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Noel’s Garden Blogspot : Sunday, August 22, 2010
Jim Archibald, who died last week, was one of the 'last of the great plant hunters'. This is what I wrote about him for an obituary to be published in The Daily Telegraph.
For those of us in the gardening world who enjoy the challenge of growing unusual and rare plants, the annual arrival of a seedlist from Jim and Jenny Archibald was keenly awaited. Unillustrated, and consisting of A4 sheets stapled together, it would inevitably list scores of intriguing plants, mostly offered as seed collected in the wild. Some would be new forms of familiar species, some species of groups we know and are familiar with, but many would be completely unknown. However it was the introduction that many of us would read most keenly. Who would be Jim Archibald’s target this year: a botanist whose opinions on plant naming he disagreed with, the Royal Horticultural Society, Kew Gardens, or someone being holier-than-thou about the ethics of collecting seed in the wild? The introduction was always erudite, well-informed, witty and often very hard-hitting; in the world of gardening, where there is little openly-expressed disagreement they were a true tonic.
Archibald’s career as a freelance plant hunter and seedsman extraordinaire began, appropriately, with another plant catalogue. That of Jack Drake, a famous grower of perennials and alpines in Aviemore. As a teenager Archibald was a keen gardener, and it was the listing of some plants grown from an expedition to Nepal in 1954 which fired his enthusiasm. His holidays were spent working at Drake’s nursery, and even at university (Edinburgh), where he read English Language and Literature, he continued to grow, and even sell, unusual plants. Early trips to look at plants growing wild and collect seed followed, to Corsica and Morocco.
Travelling, often in out of the way places, looking for plants was soon established as a lifestyle. He would make light of the process, I remember him telling me once that “seed collecting in the past might have involved intrepid hikes or perilous adventures on donkeys but these days the road system makes it a lot easier, we rarely need to go anywhere more than a few hours from at least a track”. But soon he would talking casually about collecting alpine plants from the “mountains of the Iran/Iraq border region”. Then there is the story, legendary amongst alpine plant enthusiasts, of ‘the van to Van’, when he and Jenny towed a caravan to eastern Turkey, to use as a base for seed collecting.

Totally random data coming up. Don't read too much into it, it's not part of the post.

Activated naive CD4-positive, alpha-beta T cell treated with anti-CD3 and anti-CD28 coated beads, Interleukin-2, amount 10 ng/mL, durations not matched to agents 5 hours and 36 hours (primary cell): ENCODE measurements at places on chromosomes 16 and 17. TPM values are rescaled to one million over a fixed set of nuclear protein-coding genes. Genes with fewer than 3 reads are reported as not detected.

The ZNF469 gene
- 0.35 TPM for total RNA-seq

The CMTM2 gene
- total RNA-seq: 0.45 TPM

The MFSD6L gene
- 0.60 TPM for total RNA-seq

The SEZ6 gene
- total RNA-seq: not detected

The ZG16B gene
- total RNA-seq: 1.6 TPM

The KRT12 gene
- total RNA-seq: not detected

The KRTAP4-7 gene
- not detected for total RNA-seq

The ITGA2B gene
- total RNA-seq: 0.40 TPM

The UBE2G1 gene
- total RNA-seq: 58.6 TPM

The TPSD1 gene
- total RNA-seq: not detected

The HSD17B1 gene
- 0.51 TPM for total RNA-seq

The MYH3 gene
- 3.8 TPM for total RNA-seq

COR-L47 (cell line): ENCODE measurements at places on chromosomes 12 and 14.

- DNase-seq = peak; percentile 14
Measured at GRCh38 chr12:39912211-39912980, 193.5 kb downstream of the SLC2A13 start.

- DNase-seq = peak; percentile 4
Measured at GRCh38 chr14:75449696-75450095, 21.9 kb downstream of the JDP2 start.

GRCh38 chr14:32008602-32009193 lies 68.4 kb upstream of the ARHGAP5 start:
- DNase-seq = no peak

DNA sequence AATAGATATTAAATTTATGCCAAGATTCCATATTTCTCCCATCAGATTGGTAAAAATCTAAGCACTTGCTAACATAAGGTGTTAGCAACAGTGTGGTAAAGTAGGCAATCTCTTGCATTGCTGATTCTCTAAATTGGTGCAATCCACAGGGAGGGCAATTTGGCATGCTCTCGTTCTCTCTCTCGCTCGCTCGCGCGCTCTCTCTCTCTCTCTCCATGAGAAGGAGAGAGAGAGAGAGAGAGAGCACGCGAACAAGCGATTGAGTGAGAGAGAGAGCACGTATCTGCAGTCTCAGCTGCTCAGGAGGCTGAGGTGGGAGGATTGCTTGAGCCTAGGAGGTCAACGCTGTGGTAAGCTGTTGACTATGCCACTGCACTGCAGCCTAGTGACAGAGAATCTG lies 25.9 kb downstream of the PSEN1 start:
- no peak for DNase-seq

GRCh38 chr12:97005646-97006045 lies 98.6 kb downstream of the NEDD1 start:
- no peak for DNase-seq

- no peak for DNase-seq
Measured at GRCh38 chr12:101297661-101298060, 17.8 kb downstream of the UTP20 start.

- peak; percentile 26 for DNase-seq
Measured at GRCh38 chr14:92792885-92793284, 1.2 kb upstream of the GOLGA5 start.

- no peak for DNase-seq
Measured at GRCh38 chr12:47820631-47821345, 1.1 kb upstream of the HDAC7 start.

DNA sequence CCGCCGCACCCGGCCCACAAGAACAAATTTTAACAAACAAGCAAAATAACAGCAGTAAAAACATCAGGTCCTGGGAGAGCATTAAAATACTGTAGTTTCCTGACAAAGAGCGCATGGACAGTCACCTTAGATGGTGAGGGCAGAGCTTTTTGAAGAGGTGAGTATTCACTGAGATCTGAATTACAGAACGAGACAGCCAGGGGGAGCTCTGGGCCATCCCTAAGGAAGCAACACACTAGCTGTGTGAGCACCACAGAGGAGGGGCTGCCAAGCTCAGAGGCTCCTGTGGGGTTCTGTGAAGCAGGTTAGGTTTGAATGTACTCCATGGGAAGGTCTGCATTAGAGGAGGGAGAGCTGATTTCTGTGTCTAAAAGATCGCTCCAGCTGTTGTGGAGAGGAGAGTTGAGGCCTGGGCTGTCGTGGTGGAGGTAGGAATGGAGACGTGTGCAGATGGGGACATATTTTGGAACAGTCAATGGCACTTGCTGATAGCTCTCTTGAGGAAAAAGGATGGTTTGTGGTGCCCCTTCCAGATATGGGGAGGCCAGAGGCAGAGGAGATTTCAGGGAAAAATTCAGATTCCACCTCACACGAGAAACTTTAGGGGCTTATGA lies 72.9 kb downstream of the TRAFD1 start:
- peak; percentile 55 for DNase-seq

The only period Archibald was not spending at least part of the year travelling, it was running a nursery – The Plantsman, near Sherborne in Dorset, from 1967 to 1983. Working in conjunction with Eric Smith, it was the forerunner of the great many small specialist nurseries which make the British gardening scene so vibrant. The Plantsman was famous for its hellebores and hostas, many varieties bred by Smith. Unable to make a success of the nursery as a business, Jim turned to his first love, of travelling.
Usually accompanied by Jenny, who he had met in the early 1970s, Archibald established an annual cycle of summer and autumn seed collecting, selling the seed in the winter and spring. With a clear focus on alpines and small bulbs, JJA Seeds sold primarily to enthusiastic amateurs, but also to botanic gardens (at least until the restrictions of the Convention on Bio-Diversity made this difficult) and nurseries. Some of his bulb introductions were used by Dutch breeders to produce new varieties for the general public, but it was commercial growers of alpine and rock plants who relied on him for a constant supply of interesting plants; it is reckoned that almost anyone growing such plants today will have some which originated as JJA seed.